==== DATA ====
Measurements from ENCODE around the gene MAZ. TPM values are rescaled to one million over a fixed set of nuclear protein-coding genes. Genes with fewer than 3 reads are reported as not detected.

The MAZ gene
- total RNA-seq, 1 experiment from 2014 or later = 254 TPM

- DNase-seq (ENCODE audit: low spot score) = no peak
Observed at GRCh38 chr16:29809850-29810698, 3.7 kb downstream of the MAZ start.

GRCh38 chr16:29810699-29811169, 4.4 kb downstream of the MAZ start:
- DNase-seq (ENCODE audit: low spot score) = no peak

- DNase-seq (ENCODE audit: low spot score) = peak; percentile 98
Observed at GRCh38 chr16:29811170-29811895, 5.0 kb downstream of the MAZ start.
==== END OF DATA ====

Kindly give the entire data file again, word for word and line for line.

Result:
Measurements from ENCODE around the gene MAZ. TPM values are rescaled to one million over a fixed set of nuclear protein-coding genes. Genes with fewer than 3 reads are reported as not detected.

The MAZ gene
- total RNA-seq, 1 experiment from 2014 or later = 254 TPM

- DNase-seq (ENCODE audit: low spot score) = no peak
Observed at GRCh38 chr16:29809850-29810698, 3.7 kb downstream of the MAZ start.

GRCh38 chr16:29810699-29811169, 4.4 kb downstream of the MAZ start:
- DNase-seq (ENCODE audit: low spot score) = no peak

- DNase-seq (ENCODE audit: low spot score) = peak; percentile 98
Observed at GRCh38 chr16:29811170-29811895, 5.0 kb downstream of the MAZ start.